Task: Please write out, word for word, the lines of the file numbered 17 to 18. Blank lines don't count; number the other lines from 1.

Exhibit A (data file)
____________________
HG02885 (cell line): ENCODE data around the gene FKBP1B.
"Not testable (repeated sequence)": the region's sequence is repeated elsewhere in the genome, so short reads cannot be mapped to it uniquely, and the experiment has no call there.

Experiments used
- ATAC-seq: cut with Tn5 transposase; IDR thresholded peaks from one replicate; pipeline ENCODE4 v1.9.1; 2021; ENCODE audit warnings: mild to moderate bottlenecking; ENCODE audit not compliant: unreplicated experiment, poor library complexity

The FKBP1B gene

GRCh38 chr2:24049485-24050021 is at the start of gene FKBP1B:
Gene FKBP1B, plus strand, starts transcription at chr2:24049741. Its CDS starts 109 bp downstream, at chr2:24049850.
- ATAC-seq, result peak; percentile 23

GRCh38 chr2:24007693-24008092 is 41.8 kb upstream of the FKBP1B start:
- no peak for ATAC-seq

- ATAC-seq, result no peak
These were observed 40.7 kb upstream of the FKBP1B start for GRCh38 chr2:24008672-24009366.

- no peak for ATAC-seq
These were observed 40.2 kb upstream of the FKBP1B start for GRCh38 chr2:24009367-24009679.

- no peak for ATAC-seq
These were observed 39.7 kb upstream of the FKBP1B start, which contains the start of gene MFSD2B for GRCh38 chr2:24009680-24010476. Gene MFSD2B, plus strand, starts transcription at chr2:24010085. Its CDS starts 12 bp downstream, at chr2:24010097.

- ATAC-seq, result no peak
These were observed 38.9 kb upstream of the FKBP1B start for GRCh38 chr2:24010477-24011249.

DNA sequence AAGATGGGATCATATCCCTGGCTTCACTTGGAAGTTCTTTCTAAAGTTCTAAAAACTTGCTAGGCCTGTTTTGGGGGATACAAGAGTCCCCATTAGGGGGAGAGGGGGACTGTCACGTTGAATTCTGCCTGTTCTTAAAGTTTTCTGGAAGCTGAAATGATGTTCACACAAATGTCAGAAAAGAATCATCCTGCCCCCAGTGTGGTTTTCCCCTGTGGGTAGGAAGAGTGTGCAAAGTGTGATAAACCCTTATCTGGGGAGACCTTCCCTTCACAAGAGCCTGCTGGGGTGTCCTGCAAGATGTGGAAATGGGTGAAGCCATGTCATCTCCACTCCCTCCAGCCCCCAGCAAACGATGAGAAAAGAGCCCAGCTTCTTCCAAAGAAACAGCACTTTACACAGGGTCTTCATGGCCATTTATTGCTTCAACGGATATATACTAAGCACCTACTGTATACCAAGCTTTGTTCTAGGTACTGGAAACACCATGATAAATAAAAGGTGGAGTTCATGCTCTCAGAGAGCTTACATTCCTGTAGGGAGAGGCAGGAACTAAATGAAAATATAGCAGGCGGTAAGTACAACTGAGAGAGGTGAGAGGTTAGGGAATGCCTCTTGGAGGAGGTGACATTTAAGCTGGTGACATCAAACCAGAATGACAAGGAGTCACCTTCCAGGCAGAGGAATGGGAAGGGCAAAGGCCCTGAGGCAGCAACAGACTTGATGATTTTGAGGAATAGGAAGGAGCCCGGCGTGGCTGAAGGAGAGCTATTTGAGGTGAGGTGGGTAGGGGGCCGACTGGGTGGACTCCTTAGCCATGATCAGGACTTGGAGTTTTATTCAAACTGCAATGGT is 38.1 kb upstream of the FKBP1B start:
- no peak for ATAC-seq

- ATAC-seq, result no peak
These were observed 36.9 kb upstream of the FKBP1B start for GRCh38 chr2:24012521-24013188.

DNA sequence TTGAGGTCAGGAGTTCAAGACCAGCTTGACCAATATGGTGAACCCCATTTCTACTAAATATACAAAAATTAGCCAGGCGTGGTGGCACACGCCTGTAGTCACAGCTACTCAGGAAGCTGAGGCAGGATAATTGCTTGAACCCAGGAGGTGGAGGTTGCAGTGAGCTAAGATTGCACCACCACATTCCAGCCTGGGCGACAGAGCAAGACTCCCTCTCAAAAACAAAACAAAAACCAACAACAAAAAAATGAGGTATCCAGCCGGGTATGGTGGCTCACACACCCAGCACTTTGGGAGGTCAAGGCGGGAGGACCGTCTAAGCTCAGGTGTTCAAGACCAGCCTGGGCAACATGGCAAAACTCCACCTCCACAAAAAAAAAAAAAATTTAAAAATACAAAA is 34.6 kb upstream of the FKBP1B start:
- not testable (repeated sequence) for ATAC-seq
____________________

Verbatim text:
- ATAC-seq, result no peak
These were observed 38.9 kb upstream of the FKBP1B start for GRCh38 chr2:24010477-24011249.